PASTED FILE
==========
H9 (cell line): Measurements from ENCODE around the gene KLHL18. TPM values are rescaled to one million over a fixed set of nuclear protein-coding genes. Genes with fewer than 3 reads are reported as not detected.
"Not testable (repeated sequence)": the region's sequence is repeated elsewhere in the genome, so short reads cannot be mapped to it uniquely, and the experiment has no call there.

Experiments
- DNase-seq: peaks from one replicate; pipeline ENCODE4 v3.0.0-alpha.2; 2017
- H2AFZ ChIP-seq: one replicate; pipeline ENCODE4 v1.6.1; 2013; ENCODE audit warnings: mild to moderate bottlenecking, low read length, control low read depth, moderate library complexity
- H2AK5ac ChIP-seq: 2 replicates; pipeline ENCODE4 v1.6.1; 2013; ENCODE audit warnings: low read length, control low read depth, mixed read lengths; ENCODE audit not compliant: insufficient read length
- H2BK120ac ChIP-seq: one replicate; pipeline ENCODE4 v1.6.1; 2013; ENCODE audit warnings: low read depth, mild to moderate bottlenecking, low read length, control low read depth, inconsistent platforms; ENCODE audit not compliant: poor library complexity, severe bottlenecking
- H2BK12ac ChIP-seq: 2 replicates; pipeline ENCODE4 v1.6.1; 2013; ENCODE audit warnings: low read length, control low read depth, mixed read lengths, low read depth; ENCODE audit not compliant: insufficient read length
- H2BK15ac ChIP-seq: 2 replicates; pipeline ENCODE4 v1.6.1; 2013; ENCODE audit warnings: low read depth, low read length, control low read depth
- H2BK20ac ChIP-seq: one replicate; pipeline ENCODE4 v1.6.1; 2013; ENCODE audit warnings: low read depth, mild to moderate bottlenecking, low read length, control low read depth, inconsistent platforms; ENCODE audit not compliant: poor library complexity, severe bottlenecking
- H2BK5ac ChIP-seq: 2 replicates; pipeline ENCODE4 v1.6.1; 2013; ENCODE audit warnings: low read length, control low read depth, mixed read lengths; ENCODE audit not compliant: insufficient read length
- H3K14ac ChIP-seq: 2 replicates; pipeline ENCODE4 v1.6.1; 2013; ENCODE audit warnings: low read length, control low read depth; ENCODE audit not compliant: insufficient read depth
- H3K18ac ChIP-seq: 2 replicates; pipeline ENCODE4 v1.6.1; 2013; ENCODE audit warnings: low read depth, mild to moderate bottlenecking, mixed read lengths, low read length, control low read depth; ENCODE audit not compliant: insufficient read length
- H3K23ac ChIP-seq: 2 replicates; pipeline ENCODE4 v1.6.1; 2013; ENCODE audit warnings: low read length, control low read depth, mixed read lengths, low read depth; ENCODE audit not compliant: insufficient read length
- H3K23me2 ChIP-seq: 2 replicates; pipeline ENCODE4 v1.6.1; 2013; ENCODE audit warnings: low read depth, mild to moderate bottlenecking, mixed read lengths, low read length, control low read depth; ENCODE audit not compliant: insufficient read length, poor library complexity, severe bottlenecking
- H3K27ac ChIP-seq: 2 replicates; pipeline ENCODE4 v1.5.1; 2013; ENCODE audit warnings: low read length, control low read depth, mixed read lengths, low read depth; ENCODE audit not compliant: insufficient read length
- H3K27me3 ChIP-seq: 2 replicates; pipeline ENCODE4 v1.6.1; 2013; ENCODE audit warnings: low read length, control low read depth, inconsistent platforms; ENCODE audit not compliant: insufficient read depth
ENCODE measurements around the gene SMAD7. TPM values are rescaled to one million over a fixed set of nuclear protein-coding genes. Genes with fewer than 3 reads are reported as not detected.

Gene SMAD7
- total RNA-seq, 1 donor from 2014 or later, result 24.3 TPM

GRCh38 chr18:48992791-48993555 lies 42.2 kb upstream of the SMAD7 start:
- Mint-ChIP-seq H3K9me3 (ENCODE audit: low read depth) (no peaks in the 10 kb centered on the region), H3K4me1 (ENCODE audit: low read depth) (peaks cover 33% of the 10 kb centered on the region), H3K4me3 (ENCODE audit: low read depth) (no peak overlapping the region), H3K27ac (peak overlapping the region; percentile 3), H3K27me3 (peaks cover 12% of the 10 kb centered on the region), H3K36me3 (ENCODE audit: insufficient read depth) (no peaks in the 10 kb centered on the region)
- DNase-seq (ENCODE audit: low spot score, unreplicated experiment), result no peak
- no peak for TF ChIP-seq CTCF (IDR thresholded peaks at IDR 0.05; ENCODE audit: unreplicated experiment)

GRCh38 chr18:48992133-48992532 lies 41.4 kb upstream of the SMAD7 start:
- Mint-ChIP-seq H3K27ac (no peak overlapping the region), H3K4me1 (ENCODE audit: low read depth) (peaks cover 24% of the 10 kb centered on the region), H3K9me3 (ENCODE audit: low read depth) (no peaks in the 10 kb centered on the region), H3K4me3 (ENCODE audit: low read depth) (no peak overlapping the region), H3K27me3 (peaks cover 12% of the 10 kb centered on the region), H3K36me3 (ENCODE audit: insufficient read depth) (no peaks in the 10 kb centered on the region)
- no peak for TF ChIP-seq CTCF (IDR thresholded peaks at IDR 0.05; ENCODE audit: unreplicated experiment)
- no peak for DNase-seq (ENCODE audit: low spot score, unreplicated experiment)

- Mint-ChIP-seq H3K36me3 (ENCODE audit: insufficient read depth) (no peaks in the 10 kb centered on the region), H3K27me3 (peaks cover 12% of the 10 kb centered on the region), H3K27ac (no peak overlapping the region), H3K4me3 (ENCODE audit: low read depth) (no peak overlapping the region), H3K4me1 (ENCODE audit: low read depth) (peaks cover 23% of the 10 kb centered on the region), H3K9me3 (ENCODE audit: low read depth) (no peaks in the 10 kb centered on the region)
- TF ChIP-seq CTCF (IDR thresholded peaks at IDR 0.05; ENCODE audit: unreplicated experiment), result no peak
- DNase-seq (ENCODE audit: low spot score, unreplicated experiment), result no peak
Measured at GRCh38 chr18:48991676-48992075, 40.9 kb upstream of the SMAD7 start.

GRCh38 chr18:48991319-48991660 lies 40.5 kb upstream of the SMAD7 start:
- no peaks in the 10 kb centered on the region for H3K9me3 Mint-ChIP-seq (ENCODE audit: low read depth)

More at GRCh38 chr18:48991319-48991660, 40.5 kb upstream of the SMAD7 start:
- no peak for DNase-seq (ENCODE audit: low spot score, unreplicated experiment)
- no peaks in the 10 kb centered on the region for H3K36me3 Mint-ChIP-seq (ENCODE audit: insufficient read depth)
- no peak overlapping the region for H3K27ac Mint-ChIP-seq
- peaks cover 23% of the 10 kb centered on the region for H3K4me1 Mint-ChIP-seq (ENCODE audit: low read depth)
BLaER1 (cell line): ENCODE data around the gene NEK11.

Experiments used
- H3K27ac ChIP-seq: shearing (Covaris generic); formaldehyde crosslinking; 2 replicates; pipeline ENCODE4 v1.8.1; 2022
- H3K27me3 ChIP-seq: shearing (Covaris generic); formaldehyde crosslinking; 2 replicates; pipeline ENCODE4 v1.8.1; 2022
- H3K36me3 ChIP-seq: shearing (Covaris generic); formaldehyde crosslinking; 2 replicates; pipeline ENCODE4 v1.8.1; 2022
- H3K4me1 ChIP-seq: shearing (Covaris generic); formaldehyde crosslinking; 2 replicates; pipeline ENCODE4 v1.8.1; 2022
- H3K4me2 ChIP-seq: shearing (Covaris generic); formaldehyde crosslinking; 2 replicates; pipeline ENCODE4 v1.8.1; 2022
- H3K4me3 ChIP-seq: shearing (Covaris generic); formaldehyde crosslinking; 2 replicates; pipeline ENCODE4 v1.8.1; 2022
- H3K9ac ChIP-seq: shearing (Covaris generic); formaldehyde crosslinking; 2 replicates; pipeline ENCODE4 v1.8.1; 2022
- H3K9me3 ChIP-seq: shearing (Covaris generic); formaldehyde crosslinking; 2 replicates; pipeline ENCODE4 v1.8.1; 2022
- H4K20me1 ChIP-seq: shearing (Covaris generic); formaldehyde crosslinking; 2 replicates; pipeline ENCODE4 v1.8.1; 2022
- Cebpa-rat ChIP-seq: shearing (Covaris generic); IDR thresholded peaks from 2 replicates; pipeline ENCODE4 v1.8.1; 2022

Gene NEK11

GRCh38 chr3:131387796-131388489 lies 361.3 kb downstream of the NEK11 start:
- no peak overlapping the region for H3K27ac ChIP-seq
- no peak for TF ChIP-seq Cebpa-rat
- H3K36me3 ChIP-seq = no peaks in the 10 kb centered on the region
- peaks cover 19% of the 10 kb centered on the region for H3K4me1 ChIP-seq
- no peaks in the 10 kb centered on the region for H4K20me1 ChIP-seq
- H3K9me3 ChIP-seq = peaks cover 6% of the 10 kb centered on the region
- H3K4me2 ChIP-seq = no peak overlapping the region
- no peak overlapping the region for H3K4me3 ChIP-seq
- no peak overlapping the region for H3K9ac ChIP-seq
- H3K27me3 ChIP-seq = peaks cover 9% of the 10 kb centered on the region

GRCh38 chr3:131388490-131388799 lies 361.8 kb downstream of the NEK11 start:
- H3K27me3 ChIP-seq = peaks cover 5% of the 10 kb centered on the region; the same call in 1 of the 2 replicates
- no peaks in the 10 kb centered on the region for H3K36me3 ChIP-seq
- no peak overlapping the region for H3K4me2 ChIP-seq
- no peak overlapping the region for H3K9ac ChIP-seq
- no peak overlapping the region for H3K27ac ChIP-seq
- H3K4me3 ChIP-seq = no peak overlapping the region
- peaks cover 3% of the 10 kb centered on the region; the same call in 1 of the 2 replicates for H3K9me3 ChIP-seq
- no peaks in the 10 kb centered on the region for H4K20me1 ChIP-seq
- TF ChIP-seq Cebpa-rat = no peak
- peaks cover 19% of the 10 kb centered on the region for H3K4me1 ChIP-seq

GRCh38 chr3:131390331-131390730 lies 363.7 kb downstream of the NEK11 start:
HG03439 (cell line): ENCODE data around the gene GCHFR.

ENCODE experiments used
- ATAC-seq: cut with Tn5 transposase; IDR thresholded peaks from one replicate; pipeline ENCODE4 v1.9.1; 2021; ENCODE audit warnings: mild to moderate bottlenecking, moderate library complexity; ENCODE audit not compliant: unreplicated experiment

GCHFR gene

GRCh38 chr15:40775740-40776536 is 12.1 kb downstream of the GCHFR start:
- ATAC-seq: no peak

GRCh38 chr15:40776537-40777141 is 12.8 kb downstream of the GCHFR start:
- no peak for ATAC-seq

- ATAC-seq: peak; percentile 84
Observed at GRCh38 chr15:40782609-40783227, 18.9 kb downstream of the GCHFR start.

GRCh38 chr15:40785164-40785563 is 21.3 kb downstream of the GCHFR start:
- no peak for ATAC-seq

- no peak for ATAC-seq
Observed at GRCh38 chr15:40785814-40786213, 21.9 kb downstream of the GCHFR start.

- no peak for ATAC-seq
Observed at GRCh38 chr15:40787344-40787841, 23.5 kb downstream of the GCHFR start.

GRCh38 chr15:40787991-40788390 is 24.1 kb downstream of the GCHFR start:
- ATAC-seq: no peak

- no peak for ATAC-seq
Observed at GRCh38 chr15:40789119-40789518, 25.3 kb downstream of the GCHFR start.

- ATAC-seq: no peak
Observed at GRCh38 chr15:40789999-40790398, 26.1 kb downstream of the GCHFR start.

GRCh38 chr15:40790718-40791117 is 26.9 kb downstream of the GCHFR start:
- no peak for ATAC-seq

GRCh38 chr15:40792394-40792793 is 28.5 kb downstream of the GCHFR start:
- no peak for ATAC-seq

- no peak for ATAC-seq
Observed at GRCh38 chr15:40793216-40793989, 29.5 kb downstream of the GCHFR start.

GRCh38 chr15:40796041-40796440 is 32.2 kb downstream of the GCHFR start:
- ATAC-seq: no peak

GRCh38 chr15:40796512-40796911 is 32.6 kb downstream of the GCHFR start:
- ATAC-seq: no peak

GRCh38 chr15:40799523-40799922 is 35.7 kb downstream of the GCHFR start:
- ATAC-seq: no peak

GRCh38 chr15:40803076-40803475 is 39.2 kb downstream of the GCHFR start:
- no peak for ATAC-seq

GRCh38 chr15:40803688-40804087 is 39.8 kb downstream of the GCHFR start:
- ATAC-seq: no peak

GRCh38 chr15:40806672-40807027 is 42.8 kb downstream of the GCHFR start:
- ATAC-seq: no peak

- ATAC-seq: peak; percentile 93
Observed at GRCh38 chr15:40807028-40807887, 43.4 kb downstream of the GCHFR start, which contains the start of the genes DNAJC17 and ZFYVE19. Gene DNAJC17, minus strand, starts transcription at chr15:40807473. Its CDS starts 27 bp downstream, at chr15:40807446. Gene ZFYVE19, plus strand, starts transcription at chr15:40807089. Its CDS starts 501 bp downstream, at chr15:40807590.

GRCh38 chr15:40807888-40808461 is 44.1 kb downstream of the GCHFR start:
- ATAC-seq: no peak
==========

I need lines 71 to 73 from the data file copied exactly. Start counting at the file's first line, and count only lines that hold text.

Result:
- peaks cover 3% of the 10 kb centered on the region; the same call in 1 of the 2 replicates for H3K9me3 ChIP-seq
- no peaks in the 10 kb centered on the region for H4K20me1 ChIP-seq
- TF ChIP-seq Cebpa-rat = no peak